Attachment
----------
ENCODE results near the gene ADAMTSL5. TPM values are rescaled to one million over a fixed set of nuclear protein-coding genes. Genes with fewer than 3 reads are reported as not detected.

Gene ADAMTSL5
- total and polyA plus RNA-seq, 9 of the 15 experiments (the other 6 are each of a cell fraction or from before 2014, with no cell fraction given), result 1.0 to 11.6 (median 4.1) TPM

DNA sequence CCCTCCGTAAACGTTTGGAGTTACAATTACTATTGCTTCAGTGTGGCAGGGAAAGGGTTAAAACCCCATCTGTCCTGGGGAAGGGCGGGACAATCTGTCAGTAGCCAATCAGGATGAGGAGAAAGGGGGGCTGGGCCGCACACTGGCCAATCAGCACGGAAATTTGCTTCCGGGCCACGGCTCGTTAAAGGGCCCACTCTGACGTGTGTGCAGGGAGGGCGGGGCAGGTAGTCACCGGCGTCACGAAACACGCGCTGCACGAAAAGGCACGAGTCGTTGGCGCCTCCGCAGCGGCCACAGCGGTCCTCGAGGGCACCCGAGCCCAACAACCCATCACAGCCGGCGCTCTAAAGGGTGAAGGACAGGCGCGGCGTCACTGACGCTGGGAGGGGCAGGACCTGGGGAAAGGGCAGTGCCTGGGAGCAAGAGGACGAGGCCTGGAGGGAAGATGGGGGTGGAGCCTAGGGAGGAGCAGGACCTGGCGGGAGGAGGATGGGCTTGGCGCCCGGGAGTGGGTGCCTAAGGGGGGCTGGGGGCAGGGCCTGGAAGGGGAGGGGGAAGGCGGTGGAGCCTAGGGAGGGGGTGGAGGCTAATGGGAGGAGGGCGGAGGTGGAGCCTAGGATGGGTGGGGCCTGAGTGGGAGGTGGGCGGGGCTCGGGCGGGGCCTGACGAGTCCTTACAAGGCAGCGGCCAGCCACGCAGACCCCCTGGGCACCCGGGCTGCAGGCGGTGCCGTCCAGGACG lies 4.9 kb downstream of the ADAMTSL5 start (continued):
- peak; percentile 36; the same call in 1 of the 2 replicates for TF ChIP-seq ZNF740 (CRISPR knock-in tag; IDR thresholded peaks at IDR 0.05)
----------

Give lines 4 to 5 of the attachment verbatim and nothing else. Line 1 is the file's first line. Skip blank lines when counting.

DNA sequence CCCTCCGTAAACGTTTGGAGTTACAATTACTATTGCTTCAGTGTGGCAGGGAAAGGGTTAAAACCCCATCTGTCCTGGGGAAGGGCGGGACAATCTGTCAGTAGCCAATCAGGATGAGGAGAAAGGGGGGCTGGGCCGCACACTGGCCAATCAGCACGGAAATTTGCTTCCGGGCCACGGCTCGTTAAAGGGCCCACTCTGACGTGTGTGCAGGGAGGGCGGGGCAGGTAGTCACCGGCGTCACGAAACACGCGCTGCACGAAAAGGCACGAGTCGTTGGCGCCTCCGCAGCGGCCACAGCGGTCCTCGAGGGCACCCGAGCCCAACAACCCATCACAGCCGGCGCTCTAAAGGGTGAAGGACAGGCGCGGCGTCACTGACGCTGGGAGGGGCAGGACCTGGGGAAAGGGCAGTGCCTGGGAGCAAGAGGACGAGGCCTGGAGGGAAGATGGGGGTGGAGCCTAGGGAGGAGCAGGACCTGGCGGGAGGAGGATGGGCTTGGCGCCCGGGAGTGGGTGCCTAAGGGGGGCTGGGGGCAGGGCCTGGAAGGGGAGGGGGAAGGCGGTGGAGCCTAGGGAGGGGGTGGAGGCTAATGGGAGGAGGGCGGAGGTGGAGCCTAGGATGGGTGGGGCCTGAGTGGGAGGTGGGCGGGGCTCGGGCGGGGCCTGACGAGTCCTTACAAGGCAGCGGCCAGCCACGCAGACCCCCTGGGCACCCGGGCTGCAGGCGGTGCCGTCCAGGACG lies 4.9 kb downstream of the ADAMTSL5 start (continued):
- peak; percentile 36; the same call in 1 of the 2 replicates for TF ChIP-seq ZNF740 (CRISPR knock-in tag; IDR thresholded peaks at IDR 0.05)